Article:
OKRs in China

I finally went to China. Though I’ve had dozens of conversations with Chinese professionals, this was my first trip to China. My work with OKRs is enabling me to see the world. I now have WeChat installed on my iPhone. While China is a very big place, the OKRs community is pretty well connected. I met with the team translating Radical Focus into Chinese and learned that the OKRs book I co-authored with Paul Niven is coming out in Chinese in May! In addition to eating different foods like jellyfish and chicken feet, I learned a bit about how OKRs in China is a big deal right now.

I met with representatives from over 40 companies during my travels to Beijing, Shanghai, and Shenzhen. I sensed BIG potential for OKRs in China. OKRs are especially valuable for rapidly growing companies. Think of how Google used OKRs in its early days. I remember my mentor, Jeff Walker, sharing how he used OKRs to help manage Oracle’s growth from 200 to 12,000 employees in just over 5 years. I met with one Chinese company that had plans to grow from 300 employees to 2,000 by end of year. This is the kind of growth that requires a clear, standardized method for communicating goals throughout the organization.

Several companies I met with in China have used OKRs for years. Several large companies recently completed successful 1-year pilots and are planning to expand their OKRs projects. While I’ve got a limited sample size, it’s clear that the use of OKRs is contributing to a positive impact on employee engagement across organizations of all sizes.

At all four of my 1-day training workshops in China, the same types of questions kept coming up. In this post, I share brief answers to the top 4 questions.

Question 1

What’s the relationship between OKR and performance reviews/appraisal? Please give an example how a company did an appraisal and incentive which failed with OKRs and another example illustrating how best to implement OKRs with performance appraisal.

Analysis

There are two very wrong answers to this question. The first wrong answer is “OKRs are the system we use for performance reviews.” The equally incorrect answer is “OKRs are not at all related to performance reviews and are totally separate.” The correct answer is that OKRs are distinct from your performance review, but are clearly related. Do not replace your performance review system with OKRs.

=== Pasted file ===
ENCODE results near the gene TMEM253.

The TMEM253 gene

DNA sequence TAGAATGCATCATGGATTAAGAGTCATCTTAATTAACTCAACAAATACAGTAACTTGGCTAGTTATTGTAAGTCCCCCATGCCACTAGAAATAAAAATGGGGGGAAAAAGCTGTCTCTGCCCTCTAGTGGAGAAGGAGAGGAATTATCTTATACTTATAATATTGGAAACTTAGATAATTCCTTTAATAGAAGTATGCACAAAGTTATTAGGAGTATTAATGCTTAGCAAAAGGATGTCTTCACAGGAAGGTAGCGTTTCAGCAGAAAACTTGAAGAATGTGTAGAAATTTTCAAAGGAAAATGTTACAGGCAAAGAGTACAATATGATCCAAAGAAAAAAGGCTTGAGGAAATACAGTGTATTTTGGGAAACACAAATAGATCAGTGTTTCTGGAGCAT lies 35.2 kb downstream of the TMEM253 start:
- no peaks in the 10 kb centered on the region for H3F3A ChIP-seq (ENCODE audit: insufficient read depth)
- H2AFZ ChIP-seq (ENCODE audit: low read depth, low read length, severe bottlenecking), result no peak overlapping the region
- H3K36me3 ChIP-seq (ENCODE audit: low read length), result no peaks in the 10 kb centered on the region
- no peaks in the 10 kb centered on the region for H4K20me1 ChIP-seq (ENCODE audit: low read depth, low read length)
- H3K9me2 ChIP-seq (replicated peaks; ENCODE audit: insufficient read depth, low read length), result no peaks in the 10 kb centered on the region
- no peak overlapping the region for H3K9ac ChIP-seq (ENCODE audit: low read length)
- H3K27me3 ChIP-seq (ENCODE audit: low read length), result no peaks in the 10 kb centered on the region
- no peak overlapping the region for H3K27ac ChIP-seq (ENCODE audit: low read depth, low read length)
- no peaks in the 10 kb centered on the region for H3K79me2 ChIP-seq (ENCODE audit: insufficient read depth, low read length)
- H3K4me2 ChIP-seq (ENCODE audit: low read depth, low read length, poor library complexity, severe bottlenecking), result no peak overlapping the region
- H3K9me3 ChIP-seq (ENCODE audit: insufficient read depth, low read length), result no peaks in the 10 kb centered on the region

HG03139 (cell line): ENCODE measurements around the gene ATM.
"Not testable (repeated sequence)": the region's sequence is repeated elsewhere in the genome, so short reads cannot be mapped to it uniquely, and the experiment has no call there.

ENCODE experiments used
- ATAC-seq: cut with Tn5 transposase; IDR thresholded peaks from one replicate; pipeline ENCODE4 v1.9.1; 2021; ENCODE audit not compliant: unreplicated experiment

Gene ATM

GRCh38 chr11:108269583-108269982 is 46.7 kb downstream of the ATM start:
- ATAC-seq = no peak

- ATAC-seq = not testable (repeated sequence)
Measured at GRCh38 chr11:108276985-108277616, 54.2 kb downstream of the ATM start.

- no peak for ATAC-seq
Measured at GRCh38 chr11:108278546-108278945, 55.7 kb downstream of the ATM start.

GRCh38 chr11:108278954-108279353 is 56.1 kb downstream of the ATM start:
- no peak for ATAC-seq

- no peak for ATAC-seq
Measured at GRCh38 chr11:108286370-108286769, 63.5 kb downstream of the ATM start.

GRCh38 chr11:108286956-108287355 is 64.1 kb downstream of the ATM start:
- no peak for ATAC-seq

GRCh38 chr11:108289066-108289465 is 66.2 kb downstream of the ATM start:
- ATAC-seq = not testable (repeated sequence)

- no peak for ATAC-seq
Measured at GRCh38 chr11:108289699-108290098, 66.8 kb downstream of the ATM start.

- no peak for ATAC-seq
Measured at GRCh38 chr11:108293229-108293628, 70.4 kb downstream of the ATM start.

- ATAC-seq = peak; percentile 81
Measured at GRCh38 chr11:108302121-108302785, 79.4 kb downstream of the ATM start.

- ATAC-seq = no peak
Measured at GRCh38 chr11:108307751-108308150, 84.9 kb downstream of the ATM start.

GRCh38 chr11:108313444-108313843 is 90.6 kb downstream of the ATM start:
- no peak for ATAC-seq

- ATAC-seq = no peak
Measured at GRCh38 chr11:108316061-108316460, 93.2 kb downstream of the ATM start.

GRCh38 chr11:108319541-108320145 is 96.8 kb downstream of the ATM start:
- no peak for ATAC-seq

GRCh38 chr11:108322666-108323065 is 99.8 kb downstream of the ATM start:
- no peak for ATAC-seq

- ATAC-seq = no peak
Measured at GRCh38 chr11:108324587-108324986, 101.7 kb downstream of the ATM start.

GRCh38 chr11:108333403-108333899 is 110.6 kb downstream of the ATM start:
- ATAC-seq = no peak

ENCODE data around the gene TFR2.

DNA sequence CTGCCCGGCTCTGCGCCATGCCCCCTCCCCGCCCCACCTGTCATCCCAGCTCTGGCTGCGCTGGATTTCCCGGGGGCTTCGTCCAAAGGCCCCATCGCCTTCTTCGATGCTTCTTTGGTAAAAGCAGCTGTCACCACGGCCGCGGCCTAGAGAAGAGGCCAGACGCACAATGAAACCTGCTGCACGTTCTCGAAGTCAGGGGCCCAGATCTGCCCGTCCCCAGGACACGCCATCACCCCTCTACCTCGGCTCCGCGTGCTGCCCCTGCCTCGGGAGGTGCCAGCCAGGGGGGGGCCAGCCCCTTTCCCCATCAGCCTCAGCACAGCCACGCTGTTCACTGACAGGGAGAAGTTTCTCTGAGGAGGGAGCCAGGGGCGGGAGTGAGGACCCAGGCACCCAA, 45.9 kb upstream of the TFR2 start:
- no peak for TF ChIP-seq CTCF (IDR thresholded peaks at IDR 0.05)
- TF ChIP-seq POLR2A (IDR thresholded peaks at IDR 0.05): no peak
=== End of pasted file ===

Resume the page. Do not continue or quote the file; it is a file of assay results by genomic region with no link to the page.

Example of OKRs gone wrong

First, let’s look at an example illustrating why OKRs should not be the primary system for performance appraisal. Here’s an excerpt from an article detailing how Yahoo used OKRs ineffectively:

Starting in September 2012, Mayer introduced a clone of OKRs to Yahoo. She called them Quarterly Performance Reviews, or QPRs. Employees from Mayer’s direct reports on down would get a score every quarter, from one to five. A one meant the employee consistently “misses” goals, a two meant the employee “occasionally misses,” a three, “achieves,” a four, “exceeds,” and a five, “greatly exceeds.”

Mayer rolled out her cost-cutting, talent-improving plan in stages. First, she introduced the concept of goals to employees.

Then Mayer announced a “target distribution” for the company.

In effect, a target distribution meant Mayer wanted managers to put a certain percentage of the employees they managed in each of the five buckets. Ten per cent would go into “greatly exceeds,” 25% in “exceeds,” 50 percent into “achieves,” 10 percent into “occasionally misses,” and 5% into “misses.”

Then Mayer rolled out new policies wherein employee eligibility for bonuses, promotions, and transfers within the company would be based on their average score for the past three quarters. Employees with low enough scores would be asked to leave the company.

Over her first year, the plan seemed to work — or at least accomplish Mayer’s two goals for it. Mayer felt Yahoo’s talent level was rising. And, without going through any morale-draining layoffs, Mayer was able to move 600 low-performing employees out of the company.

Unfortunately for Mayer, the plan also produced a few unintended consequences.

Click here to see full article and learn about the unintended consequences

Example of OKRs working well with appraisals

Most organizations get this right. They don’t take the path Yahoo took in 2012. Instead, they retain their current Performance Appraisal processes. They introduce a separate, lightweight OKRs Review. The OKRs review is a quarterly process that everyone can participate in. The actual scores of key results do not determine bonuses or measure your performance. Rather, the qualitative data emerging from OKRs reviews are one of the ingredients you bring to your annual performance review discussions as a contributing factor.

Example of an “OKRs Review”

Each team member writes up the answers to 3 questions and meets with their manager for a 30-minute 1:1 discussion each quarter. The 3 questions are:

  1. How did the use of OKRs enable you to achieve better results?
  2. What Key Result did you contribute to the most and how?
  3. What is the one thing you can do to improve your use of OKRs next Quarter?

Question 2

Assuming Key Performance Indicators (KPIs) are used to calculate bonuses, what’s the top differences between KPI and OKRs?